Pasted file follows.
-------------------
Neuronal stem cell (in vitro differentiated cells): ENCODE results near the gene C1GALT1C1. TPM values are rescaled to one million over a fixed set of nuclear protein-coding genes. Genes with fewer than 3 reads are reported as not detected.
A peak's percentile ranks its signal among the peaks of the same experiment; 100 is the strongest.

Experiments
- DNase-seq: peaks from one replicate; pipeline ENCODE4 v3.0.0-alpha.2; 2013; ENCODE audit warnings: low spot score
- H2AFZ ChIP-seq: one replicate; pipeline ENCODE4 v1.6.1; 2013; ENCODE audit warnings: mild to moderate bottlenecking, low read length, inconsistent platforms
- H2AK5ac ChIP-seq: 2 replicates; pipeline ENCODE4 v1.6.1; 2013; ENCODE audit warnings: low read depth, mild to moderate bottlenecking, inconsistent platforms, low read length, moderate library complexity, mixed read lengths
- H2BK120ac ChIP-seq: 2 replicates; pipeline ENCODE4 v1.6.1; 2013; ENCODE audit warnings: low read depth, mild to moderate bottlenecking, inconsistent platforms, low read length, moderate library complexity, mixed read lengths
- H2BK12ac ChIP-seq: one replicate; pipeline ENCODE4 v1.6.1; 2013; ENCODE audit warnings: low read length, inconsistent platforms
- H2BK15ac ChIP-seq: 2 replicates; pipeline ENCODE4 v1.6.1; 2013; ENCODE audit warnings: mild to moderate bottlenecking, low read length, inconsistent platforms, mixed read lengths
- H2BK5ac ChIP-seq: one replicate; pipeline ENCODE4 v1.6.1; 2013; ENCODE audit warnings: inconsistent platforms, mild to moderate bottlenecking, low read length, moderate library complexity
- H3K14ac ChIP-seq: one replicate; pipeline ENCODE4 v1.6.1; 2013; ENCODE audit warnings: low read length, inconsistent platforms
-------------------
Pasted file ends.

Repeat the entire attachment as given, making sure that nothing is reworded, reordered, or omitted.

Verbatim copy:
Neuronal stem cell (in vitro differentiated cells): ENCODE results near the gene C1GALT1C1. TPM values are rescaled to one million over a fixed set of nuclear protein-coding genes. Genes with fewer than 3 reads are reported as not detected.
A peak's percentile ranks its signal among the peaks of the same experiment; 100 is the strongest.

Experiments
- DNase-seq: peaks from one replicate; pipeline ENCODE4 v3.0.0-alpha.2; 2013; ENCODE audit warnings: low spot score
- H2AFZ ChIP-seq: one replicate; pipeline ENCODE4 v1.6.1; 2013; ENCODE audit warnings: mild to moderate bottlenecking, low read length, inconsistent platforms
- H2AK5ac ChIP-seq: 2 replicates; pipeline ENCODE4 v1.6.1; 2013; ENCODE audit warnings: low read depth, mild to moderate bottlenecking, inconsistent platforms, low read length, moderate library complexity, mixed read lengths
- H2BK120ac ChIP-seq: 2 replicates; pipeline ENCODE4 v1.6.1; 2013; ENCODE audit warnings: low read depth, mild to moderate bottlenecking, inconsistent platforms, low read length, moderate library complexity, mixed read lengths
- H2BK12ac ChIP-seq: one replicate; pipeline ENCODE4 v1.6.1; 2013; ENCODE audit warnings: low read length, inconsistent platforms
- H2BK15ac ChIP-seq: 2 replicates; pipeline ENCODE4 v1.6.1; 2013; ENCODE audit warnings: mild to moderate bottlenecking, low read length, inconsistent platforms, mixed read lengths
- H2BK5ac ChIP-seq: one replicate; pipeline ENCODE4 v1.6.1; 2013; ENCODE audit warnings: inconsistent platforms, mild to moderate bottlenecking, low read length, moderate library complexity
- H3K14ac ChIP-seq: one replicate; pipeline ENCODE4 v1.6.1; 2013; ENCODE audit warnings: low read length, inconsistent platforms